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The First Five Years Fund has conducted an analysis that consolidates and synthesizes the findings of our years of publicly available research with that of other national and state polls – some of which have never been released publicly.

Beginning in 2013, FFYF’s bipartisan national polling has served as a trusted benchmark of voter support for quality early childhood education (ECE). Year after year, the annual findings convey a consistent and growing desire among Americans across the political spectrum for innovation and investment in programs and opportunities that support the care and education of children from birth through age five—particularly those from low-income families.

FFYF’s evidence does not stand alone. Many others conduct polling on this issue, testing important concepts that show Americans of all stripes are ready for action on early learning. With a steady release of new and diverse research findings, the public has access to informative and timely opinion data at its disposal. As a result, we and our partners have an evidence-based vision of where Americans stand on investing in high-quality ECE, and where policymakers can make stronger connections with their constituents’ priorities. This arsenal of individual polls paints an even brighter picture when studied together as a collective body of research.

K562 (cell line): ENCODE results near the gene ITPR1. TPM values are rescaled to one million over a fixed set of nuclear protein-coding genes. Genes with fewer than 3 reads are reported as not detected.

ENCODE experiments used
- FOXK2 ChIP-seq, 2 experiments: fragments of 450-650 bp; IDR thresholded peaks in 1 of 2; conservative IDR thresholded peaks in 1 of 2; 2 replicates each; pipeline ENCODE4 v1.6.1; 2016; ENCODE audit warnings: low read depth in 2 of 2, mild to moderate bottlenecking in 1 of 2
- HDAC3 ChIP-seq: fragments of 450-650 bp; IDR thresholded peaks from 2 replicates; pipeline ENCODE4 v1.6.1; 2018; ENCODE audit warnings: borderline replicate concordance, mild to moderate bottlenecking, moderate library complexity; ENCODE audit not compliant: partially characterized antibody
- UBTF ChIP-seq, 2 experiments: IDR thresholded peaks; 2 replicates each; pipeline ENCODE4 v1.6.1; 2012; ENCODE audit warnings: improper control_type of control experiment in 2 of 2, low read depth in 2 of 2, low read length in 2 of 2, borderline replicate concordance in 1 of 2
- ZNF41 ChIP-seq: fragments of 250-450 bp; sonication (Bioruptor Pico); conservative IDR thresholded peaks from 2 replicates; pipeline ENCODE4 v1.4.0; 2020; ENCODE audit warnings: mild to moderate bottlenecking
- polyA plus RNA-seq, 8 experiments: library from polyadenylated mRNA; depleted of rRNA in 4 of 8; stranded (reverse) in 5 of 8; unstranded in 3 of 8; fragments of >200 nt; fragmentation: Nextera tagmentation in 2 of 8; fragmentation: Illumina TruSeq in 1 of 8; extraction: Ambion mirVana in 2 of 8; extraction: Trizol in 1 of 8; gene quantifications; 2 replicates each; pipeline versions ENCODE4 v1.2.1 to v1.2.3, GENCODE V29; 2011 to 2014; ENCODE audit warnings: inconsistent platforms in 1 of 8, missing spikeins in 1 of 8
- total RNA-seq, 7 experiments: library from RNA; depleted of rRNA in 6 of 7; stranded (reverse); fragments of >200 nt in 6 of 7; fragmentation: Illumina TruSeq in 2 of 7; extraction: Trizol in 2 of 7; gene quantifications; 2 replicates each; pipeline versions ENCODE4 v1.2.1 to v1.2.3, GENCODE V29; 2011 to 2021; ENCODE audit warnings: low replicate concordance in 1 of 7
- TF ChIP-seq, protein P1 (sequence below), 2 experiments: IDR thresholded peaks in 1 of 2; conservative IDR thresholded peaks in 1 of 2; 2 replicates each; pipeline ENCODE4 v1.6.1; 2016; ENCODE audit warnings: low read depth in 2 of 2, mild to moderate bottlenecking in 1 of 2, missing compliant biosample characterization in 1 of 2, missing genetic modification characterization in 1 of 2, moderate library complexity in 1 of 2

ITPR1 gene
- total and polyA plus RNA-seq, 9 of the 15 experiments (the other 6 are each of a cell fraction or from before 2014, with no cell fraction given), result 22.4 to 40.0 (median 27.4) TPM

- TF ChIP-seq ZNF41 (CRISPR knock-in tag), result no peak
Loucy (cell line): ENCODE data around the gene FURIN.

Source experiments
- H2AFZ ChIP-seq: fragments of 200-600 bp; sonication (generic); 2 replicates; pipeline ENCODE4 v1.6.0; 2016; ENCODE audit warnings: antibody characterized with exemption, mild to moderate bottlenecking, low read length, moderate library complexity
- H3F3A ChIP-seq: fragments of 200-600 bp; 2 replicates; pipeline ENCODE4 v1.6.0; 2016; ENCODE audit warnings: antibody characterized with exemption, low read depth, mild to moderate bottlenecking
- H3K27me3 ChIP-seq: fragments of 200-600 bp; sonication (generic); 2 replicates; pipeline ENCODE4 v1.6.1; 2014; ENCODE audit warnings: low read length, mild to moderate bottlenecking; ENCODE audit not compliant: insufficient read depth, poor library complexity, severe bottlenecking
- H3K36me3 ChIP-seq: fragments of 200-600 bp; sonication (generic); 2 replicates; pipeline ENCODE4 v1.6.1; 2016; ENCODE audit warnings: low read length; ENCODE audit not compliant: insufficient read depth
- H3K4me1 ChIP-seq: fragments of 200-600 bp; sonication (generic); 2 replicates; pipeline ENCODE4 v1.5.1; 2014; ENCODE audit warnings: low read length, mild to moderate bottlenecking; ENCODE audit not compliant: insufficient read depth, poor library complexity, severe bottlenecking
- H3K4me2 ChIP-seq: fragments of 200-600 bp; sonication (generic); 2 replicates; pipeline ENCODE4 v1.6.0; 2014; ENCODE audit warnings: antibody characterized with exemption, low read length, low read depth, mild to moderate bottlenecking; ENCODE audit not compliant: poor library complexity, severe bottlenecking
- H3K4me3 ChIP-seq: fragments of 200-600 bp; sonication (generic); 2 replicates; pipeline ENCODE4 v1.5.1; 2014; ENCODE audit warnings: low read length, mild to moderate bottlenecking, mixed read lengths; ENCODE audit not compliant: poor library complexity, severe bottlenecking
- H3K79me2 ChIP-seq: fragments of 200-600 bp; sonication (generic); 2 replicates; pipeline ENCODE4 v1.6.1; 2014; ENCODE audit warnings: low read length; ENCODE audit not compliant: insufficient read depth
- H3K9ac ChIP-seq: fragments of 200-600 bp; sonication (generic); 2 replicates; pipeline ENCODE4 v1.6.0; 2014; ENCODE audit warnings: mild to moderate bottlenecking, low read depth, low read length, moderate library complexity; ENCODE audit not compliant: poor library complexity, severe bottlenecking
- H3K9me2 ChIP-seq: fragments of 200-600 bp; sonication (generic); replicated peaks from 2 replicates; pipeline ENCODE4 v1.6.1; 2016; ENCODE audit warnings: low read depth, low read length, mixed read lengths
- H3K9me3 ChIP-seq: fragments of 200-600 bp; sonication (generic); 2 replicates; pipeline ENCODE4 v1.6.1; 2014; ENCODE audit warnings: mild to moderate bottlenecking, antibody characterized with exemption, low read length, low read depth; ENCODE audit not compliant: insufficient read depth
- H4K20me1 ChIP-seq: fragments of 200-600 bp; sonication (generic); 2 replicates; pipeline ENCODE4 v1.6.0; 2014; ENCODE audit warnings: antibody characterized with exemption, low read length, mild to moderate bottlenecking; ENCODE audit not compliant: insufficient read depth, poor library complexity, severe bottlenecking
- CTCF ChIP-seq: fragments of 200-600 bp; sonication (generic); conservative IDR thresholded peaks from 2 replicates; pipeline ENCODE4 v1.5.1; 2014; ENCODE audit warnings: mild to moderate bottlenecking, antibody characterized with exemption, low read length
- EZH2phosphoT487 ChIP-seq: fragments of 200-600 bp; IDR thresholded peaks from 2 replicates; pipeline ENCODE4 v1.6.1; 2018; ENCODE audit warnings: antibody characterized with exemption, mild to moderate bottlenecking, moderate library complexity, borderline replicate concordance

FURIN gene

Our analysis of this aggregate survey data found that national polling over the last decade shows quality early childhood education is a top priority issue for Americans of every political persuasion. They know the importance of early childhood education starting from birth, as well as the importance of program quality and parent engagement. They know what quality programs are, want them, and say they are too hard to find – and even harder to afford. And they worry we are not doing enough to give children a strong start and prepare them for success in school and life.

Early learning is a truly unique opportunity-issue for policymakers today—particularly given the extreme partisanship dominating the political arena—because Americans see it as the starting point for enabling individual opportunity and achievement that build the society all Americans want. And the polling backs that up.

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